'Just as ye think best, Master John,' replied the shrivelled mason. 'Ah, poor Lord George!' he continued, looking contemplatively at the huge coffin; 'he and I were as bitter enemies once as any could be when one is a lord and t'other only a mortal man. Poor fellow! He'd clap his hand upon my shoulder and cuss me as familial and neighbourly as if he'd been a common chap. Ay, 'a cussed me up hill and 'a cussed me down; and then 'a would rave out again, and the goold clamps of his fine new teeth would glisten in the sun like fetters of brass, while I, being a small man and poor, was fain to say nothing at all. Such a strappen fine gentleman as he was too! Yes, I rather liked en sometimes. But once now and then, when I looked at his towering height, I'd think in my inside, "What a weight you'll be, my lord, for our arms to lower under the aisle of Endelstow Church some day!"' 'And was he?' inquired a young labourer.
'He was. He was five hundredweight if 'a were a pound. What with his lead, and his oak, and his handles, and his one thing and t'other'—here the ancient man slapped his hand upon the cover with a force that caused a rattle among the bones inside—'he half broke my back when I took his feet to lower en down the steps there. "Ah," saith I to John there—didn't I, John?—"that ever one man's glory should be such a weight upon another man!" But there, I liked my lord George sometimes.' ''Tis a strange thought,' said another, 'that while they be all here under one roof, a snug united family o' Luxellians, they be really scattered miles away from one another in the form of good sheep and wicked goats, isn't it?' 'True; 'tis a thought to look at.' 'And that one, if he's gone upward, don't know what his wife is doing no more than the man in the moon if she's gone downward. And that some unfortunate one in the hot place is ahollering across to a lucky one up in the clouds, and quite forgetting their bodies be boxed close together all the time.' 'Ay, 'tis a thought to look at, too, that I can say "Hullo!" close to fiery Lord George, and 'a can't hear me.' 'And that I be eating my onion close to dainty Lady Jane's nose, and she can't smell me.' 'What do 'em put all their heads one way for?' inquired a young man.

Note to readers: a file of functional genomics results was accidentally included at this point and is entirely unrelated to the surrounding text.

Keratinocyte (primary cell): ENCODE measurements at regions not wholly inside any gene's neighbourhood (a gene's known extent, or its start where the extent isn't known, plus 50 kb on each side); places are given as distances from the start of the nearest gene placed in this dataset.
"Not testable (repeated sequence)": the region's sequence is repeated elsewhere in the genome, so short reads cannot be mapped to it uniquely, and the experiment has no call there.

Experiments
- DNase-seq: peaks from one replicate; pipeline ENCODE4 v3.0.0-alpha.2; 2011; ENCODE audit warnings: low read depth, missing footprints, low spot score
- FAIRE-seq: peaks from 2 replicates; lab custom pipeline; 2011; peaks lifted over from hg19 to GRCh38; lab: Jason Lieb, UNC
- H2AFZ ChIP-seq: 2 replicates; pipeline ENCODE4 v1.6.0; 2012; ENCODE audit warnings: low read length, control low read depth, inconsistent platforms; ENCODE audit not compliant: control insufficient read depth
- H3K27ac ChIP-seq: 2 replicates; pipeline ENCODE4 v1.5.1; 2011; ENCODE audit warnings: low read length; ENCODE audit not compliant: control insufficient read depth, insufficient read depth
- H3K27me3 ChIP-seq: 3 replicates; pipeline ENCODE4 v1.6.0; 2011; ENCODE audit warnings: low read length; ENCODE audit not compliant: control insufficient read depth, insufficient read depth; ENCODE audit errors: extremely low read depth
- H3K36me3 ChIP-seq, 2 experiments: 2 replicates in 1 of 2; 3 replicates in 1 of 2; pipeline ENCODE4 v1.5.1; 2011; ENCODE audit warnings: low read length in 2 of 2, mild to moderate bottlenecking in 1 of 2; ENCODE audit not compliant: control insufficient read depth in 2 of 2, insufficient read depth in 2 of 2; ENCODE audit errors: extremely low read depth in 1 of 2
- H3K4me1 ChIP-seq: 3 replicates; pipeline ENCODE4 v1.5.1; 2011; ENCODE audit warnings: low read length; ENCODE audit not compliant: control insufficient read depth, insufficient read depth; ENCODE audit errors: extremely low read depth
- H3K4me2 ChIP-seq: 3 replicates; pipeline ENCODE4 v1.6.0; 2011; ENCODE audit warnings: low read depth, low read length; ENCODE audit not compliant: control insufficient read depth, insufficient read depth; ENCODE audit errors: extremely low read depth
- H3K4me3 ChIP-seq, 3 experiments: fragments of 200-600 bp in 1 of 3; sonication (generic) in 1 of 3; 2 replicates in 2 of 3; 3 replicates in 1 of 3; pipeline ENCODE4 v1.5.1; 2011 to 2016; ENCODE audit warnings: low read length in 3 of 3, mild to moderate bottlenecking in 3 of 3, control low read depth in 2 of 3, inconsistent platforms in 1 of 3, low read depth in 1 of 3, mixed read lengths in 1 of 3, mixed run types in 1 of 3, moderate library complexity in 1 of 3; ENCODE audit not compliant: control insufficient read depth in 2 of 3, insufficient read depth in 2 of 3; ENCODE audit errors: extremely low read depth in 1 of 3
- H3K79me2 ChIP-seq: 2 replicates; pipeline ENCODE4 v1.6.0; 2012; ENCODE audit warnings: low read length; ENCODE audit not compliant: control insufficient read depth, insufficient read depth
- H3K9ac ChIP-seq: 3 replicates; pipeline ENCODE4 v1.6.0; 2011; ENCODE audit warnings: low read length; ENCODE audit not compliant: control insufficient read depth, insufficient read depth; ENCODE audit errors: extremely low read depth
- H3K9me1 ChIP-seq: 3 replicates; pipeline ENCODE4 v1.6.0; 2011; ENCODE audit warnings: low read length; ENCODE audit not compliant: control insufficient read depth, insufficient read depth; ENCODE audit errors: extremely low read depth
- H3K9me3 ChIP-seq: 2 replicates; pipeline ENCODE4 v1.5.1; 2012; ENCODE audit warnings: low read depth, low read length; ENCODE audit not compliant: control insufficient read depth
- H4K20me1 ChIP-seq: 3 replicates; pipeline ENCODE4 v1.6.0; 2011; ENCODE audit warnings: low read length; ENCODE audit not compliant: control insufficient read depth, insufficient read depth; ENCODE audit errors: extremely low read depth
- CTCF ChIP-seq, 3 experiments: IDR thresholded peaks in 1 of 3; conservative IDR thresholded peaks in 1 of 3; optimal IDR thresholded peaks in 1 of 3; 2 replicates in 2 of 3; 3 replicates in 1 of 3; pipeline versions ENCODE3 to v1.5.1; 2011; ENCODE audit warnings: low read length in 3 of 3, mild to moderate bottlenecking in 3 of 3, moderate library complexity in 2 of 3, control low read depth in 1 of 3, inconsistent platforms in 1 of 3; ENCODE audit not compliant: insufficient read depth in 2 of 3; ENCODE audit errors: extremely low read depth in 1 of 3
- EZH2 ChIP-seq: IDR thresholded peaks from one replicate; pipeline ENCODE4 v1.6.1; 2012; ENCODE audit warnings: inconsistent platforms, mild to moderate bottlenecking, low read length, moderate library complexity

'Because 'tis churchyard law, you simple. The law of the living is, that a man shall be upright and down-right, and the law of the dead is, that a man shall be east and west. Every state of society have its laws.' 'We must break the law wi' a few of the poor souls, however. Come, buckle to,' said the master-mason.
And they set to work anew.
The order of interment could be distinctly traced by observing the appearance of the coffins as they lay piled around. On those which had been standing there but a generation or two the trappings still remained. Those of an earlier period showed bare wood, with a few tattered rags dangling therefrom. Earlier still, the wood lay in fragments on the floor of the niche, and the coffin consisted of naked lead alone; whilst in the case of the very oldest, even the lead was bulging and cracking in pieces, revealing to the curious eye a heap of dust within. The shields upon many were quite loose, and removable by the hand, their lustreless surfaces still indistinctly exhibiting the name and title of the deceased.
Overhead the groins and concavities of the arches curved in all directions, dropping low towards the walls, where the height was no more than sufficient to enable a person to stand upright. The body of George the fourteenth baron, together with two or three others, all of more recent date than the great bulk of coffins piled there, had, for want of room, been placed at the end of the vault on tressels, and not in niches like the others. These it was necessary to remove, to form behind them the chamber in which they were ultimately to be deposited. Stephen, finding the place and proceedings in keeping with the sombre colours of his mind, waited there still.
'Simeon, I suppose you can mind poor Lady Elfride, and how she ran away with the actor?' said John Smith, after awhile. 'I think it fell upon the time my father was sexton here. Let us see—where is she?' 'Here somewhere,' returned Simeon, looking round him.
'Why, I've got my arms round the very gentlewoman at this moment.' He lowered the end of the coffin he was holding, wiped his face, and throwing a morsel of rotten wood upon another as an indicator, continued: 'That's her husband there. They was as fair a couple as you should see anywhere round about; and a good-hearted pair likewise. Ay, I can mind it, though I was but a chiel at the time. She fell in love with this young man of hers, and their banns were asked in some church in London; and the old lord her father actually heard 'em asked the three times, and didn't notice her name, being gabbled on wi' a host of others.